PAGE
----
“COVID-19 has been a uniquely traumatic experience for the health workforce and for their families, pushing them past their breaking point,” Murthy said on Monday as he released a report outlining the crisis. “Now, we owe them a debt of gratitude and action. And if we fail to act, we will place our nation’s health at risk.”

Lack of funding and workforce shortages are among the many issues facing employees at IHS and tribal facilities, according to the report, titled “Surgeon General’s Advisory Addressing Health Worker Burnout.” COVID-19 has further exacerbated safe water, food insecurity, and housing insecurity challenges for these kinds of workers, the report said, citing a recently concluded study by the Washington State Tribal Food Project.

Besides Murthy, the roundtable with IHS employees included Dr. Rachel Levine, who serves as the Assistant Secretary for Health at the Department of Health and Human Services, and Dr. Loretta Christensen, a citizen of the Navajo Nation who serves as Chief Medical Officer of the IHS.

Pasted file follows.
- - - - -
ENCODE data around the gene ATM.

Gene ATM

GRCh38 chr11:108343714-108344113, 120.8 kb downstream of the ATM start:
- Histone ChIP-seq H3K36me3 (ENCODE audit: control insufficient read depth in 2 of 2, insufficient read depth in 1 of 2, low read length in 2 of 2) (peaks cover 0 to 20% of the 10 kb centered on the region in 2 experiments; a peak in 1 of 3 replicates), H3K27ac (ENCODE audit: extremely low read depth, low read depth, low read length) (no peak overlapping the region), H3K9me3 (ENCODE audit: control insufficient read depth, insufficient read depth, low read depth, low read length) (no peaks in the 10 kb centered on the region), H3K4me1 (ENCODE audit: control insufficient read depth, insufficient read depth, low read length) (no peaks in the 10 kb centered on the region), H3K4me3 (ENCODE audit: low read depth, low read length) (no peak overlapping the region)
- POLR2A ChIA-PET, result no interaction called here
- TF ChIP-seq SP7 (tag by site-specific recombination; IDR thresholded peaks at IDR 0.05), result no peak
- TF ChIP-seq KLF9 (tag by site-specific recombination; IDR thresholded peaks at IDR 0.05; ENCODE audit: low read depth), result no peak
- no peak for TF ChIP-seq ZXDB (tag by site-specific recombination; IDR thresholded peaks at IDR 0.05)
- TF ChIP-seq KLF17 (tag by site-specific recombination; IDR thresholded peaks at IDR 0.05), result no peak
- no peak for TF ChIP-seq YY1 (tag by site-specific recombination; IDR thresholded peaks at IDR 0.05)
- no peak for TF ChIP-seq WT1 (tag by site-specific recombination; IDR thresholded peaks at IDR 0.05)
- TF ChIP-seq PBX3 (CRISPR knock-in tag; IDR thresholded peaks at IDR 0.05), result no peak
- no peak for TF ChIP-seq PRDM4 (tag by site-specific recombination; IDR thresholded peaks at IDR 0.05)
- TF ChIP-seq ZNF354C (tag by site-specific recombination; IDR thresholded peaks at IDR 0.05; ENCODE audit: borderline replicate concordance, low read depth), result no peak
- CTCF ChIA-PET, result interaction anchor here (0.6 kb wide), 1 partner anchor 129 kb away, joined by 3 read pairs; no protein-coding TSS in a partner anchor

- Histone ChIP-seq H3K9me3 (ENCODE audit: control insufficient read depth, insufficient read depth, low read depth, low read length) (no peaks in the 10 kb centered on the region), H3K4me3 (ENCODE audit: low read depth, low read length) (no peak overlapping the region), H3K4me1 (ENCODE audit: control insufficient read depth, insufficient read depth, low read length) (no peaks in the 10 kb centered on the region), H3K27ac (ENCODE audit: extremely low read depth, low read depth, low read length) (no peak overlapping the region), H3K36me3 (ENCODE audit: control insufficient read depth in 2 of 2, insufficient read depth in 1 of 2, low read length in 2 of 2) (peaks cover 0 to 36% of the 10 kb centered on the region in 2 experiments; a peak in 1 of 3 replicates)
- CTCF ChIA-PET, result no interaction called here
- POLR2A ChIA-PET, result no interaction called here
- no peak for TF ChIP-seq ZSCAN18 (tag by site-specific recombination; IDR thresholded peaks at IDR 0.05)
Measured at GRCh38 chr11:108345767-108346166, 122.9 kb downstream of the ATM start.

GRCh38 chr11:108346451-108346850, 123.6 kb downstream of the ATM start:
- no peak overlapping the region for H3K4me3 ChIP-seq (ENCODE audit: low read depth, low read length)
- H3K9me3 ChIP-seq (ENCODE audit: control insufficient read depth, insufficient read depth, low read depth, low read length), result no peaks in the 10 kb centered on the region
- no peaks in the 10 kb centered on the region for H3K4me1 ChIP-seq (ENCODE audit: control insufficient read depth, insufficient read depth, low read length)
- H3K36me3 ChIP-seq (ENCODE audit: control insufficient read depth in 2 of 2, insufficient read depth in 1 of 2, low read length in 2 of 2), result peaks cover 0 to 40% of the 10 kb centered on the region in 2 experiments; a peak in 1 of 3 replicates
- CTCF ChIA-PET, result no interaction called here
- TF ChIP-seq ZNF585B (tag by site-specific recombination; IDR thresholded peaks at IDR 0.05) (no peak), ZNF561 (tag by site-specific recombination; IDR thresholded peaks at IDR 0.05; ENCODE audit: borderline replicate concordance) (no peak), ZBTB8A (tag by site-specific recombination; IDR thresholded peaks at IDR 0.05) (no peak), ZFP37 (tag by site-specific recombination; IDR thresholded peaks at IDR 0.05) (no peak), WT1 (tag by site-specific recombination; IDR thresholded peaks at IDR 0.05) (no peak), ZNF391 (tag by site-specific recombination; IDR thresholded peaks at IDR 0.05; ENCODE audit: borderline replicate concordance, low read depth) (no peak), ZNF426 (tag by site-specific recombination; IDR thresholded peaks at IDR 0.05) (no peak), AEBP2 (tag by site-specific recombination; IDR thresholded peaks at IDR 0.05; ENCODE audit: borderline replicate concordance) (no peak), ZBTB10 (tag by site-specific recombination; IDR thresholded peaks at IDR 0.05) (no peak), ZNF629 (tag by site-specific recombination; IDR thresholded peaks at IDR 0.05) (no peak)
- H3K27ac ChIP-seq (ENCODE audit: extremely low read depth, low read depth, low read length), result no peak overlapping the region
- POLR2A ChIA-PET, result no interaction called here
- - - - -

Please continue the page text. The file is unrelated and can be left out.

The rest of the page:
The IHS has gone without a permanent director for six of the past seven years. The most recent Senate-confirmed nominee was Michael Weahkee, a citizen of the Pueblo of Zuni who was on the job for barely nine months before being asked to step down by President Biden. Weahkee complied with the request on January 20, 2021, which was Biden’s first day in office.

It took Biden more than a year to announce Tso as his pick to lead the IHS, following widespread speculation about the lack of a permanent director.

Tso’s confirmation hearing takes place at 2:30pm Eastern on Wednesday. A webcast will be available at

Senate Committee on Indian Affairs Notice
Nomination Hearing to consider Roselyn Tso to be Director of the Indian Health Service, Department of Health and Human Services (May 25, 2022)